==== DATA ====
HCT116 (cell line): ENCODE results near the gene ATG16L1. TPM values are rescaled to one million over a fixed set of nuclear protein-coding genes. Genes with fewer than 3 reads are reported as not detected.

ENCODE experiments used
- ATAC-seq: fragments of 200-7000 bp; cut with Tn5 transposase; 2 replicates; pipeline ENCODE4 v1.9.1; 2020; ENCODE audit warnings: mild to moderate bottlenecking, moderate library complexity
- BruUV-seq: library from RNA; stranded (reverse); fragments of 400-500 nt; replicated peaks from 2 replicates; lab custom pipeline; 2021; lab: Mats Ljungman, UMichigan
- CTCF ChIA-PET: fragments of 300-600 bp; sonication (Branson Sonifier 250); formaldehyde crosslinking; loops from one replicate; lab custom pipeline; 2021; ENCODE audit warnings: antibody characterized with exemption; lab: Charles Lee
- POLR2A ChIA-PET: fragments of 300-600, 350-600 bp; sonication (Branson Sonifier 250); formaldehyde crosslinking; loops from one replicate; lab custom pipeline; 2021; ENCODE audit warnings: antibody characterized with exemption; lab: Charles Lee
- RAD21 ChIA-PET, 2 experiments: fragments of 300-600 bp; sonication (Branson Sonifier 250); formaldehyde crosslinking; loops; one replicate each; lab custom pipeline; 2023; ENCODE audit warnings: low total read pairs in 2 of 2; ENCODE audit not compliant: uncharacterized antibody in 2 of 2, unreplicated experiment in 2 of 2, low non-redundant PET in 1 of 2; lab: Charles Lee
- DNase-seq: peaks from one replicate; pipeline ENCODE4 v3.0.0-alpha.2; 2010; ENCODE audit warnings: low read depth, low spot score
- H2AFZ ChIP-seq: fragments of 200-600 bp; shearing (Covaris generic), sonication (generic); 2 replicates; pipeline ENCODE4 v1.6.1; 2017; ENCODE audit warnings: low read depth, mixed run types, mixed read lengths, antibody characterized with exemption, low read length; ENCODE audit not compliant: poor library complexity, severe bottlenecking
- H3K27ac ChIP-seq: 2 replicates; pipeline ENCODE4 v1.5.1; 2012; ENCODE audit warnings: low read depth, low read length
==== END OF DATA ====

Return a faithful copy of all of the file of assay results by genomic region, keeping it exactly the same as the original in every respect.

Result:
HCT116 (cell line): ENCODE results near the gene ATG16L1. TPM values are rescaled to one million over a fixed set of nuclear protein-coding genes. Genes with fewer than 3 reads are reported as not detected.

ENCODE experiments used
- ATAC-seq: fragments of 200-7000 bp; cut with Tn5 transposase; 2 replicates; pipeline ENCODE4 v1.9.1; 2020; ENCODE audit warnings: mild to moderate bottlenecking, moderate library complexity
- BruUV-seq: library from RNA; stranded (reverse); fragments of 400-500 nt; replicated peaks from 2 replicates; lab custom pipeline; 2021; lab: Mats Ljungman, UMichigan
- CTCF ChIA-PET: fragments of 300-600 bp; sonication (Branson Sonifier 250); formaldehyde crosslinking; loops from one replicate; lab custom pipeline; 2021; ENCODE audit warnings: antibody characterized with exemption; lab: Charles Lee
- POLR2A ChIA-PET: fragments of 300-600, 350-600 bp; sonication (Branson Sonifier 250); formaldehyde crosslinking; loops from one replicate; lab custom pipeline; 2021; ENCODE audit warnings: antibody characterized with exemption; lab: Charles Lee
- RAD21 ChIA-PET, 2 experiments: fragments of 300-600 bp; sonication (Branson Sonifier 250); formaldehyde crosslinking; loops; one replicate each; lab custom pipeline; 2023; ENCODE audit warnings: low total read pairs in 2 of 2; ENCODE audit not compliant: uncharacterized antibody in 2 of 2, unreplicated experiment in 2 of 2, low non-redundant PET in 1 of 2; lab: Charles Lee
- DNase-seq: peaks from one replicate; pipeline ENCODE4 v3.0.0-alpha.2; 2010; ENCODE audit warnings: low read depth, low spot score
- H2AFZ ChIP-seq: fragments of 200-600 bp; shearing (Covaris generic), sonication (generic); 2 replicates; pipeline ENCODE4 v1.6.1; 2017; ENCODE audit warnings: low read depth, mixed run types, mixed read lengths, antibody characterized with exemption, low read length; ENCODE audit not compliant: poor library complexity, severe bottlenecking
- H3K27ac ChIP-seq: 2 replicates; pipeline ENCODE4 v1.5.1; 2012; ENCODE audit warnings: low read depth, low read length